Picture from Guardian.co.uk
On April 24, 2013 the Bangladeshi garment industry witnessed the worst disaster in its history. More than 1,000 workers died when Rana Plaza, a factory building in the little suburb of Savar, collapsed. It was the most horrific out of many similar incidents – but certainly not the first.
Following a considerable amount of media attention to the disaster (for more, read here from The Huffington Post, here from the BBC, and here from Al Jazeera), the Senate Foreign Relations Committee, led by Senator Robert Menendez, held a hearing on June 6, 2013 to discuss the lack of basic rights and protection of workers in Bangladesh. (Read his Op-Ed, “A Cry for Worker Fairness” here.) Several government officials and representatives from both labor and the industry testified including Lewis Karesh, Asst. U.S. Trade Representative for Labor; Robert Blake, Asst. Sec. of State for South and Central Asian Affairs; Eric Biel, Acting Associate Deputy of the Secretary for International Affairs at Bureau for International Labor Affairs; Celeste Drake, Trade Policy Specialist at AFL-CIO; and Johan Lubbe, International Labor & Employment Partner at Littler Mendelson, PC.
Given the rampant corruption in Bangladesh, many factory managers are allowed to build substandard factories for their workers. The garment industry has close ties with the government and is thus allowed to operate with impunity. Most workers are restricted from joining or even forming unions- as Mr. Karesh highlighted as one of the causes of the collapse. Workers were coerced to work in a factory that had been known to have structural risks. Many had even complained about a crack in the building the day before but were still required to show up for work the next day. Many never made it out.
Beginning to tackle the workers’ rights situation in Bangladesh will have positive global implications. Bangladesh is the second largest garment manufacturer in the world behind China. According to Sen. Menendez, if structural reforms are implemented in Bangladesh, other manufacturing countries will follow suit. Under Secretary Sherman also opined that many less developed countries see Bangladesh as “a powerful model for democratic and economic development and seek to replicate its success.”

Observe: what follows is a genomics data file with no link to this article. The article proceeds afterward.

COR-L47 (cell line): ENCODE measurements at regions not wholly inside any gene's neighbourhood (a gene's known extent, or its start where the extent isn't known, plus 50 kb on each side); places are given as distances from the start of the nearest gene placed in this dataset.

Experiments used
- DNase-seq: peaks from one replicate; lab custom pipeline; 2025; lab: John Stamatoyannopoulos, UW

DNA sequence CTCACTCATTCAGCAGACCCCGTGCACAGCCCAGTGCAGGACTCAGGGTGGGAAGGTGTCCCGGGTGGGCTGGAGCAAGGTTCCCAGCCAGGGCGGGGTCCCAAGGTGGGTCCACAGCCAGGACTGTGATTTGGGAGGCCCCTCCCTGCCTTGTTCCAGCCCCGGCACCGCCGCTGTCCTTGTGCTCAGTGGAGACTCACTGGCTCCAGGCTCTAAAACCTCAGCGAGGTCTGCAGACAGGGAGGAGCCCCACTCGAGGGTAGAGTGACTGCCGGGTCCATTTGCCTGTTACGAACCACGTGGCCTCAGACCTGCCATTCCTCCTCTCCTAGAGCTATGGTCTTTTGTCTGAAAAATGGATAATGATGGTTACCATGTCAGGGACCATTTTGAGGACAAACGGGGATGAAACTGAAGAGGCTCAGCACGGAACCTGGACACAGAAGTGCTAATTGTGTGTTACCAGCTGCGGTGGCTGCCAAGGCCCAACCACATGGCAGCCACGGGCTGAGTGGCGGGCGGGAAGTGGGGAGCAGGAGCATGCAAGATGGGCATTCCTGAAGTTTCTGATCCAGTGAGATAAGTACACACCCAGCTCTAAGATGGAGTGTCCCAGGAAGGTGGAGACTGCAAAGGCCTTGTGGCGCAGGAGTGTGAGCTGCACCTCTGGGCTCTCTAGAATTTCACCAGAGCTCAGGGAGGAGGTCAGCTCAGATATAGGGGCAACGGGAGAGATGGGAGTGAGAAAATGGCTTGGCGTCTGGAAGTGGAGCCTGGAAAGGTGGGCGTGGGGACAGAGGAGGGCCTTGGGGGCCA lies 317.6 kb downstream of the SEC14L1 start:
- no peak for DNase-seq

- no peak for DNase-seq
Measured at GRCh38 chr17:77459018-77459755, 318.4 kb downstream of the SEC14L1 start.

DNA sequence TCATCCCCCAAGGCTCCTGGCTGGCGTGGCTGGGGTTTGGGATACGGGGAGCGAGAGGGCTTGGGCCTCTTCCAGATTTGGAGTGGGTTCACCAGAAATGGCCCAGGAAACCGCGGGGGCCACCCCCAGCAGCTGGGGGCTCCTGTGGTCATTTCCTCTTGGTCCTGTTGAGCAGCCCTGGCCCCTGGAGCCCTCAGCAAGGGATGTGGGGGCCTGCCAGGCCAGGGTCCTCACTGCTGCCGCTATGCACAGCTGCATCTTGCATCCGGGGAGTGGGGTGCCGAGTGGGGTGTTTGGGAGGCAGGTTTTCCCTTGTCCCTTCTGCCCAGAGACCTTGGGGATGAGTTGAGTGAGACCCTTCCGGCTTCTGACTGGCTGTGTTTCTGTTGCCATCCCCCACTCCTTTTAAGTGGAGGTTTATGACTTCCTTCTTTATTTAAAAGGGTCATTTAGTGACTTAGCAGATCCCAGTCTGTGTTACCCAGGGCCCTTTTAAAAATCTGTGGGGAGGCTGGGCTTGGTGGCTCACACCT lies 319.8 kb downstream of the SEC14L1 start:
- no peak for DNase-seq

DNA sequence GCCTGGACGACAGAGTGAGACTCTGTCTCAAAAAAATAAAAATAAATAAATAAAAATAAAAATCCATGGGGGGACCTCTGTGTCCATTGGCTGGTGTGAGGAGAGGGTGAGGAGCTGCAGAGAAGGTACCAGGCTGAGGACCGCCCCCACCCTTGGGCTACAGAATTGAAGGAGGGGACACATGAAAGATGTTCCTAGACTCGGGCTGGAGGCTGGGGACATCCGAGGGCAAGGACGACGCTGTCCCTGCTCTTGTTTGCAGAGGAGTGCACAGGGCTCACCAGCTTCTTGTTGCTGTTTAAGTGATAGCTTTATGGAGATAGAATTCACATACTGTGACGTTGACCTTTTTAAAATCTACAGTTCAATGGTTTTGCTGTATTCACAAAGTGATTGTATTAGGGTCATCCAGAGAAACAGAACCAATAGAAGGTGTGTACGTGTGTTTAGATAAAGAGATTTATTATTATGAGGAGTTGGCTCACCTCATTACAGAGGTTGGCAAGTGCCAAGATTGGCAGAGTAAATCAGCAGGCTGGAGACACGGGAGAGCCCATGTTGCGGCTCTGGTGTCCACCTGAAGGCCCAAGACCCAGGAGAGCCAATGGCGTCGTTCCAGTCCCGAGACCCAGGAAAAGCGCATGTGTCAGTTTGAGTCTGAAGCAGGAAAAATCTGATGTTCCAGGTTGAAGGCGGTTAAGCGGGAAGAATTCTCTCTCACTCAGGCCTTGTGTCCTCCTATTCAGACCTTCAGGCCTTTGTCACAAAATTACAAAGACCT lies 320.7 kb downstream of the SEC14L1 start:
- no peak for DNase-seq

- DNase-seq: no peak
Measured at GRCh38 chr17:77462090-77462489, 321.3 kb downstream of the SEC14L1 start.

However, if such reforms are to see the light of day, everybody ranging from the government of Bangladesh to the clothing apparel corporations in Europe and the U.S. must take responsibility. Bangladesh produces clothing goods for global brands such as Abercrombie & Fitch, Sean John, Target, Gap, Tommy Hilfiger, Calvin Klein and Walmart. However, many of these companies, especially those based in the U.S, have, as of the date of this writing, failed to sign a five-year binding contract that would require them to help pay for fire safety and building improvements in Bangladesh. The ideology of conscious consumerism is growing fast and as Sen. Menendez articulated at the beginning of the session, “No one will want to wear a piece of clothing made in Bangladesh if it’s on the blood of workers.”
How can YOU make an impact? As a consumer, you have the power to demand these structural changes, both by choosing what designer clothes to wear and what not to and by making your views known through advocacy campaigns.
As with all horrific disasters, many choose to focus on the cause of the disaster as opposed to how to stop it from happening again. While many regulations have been put in place in line with the GSP, the Bangladeshi government has failed to enforce those laws. Sohel Rana, for example, the owner of the factory building, operated like a mafia lord with close ties to the government. He has been arrested since the collapse for ignoring several complaints. For the Bangladeshi government to show that it is serious about implementing these changes for Bangladeshi workers, there has to be both a short term and a long term plan. Simply closing 20 unsafe factories after a disaster is not enough; to the contrary, a tragedy of this scale should motivate the government to implement substantial changes.
Further, workers’ voices must be heard, most likely by being given an avenue to collectively associate and demand for safer working conditions and livable wages. Most of the workers in the factories are women and earn less than $40 a month.
Last year, a labor leader, Aminul Islam was tortured and killed. Key leads in the case have been dropped. The investigation seems to be going nowhere. Many believe he was killed for trying to organize factory workers. His is just one of the many deaths that someone has to answer for.
The world is now watching Bangladesh. Consumers are watching Bangladesh.
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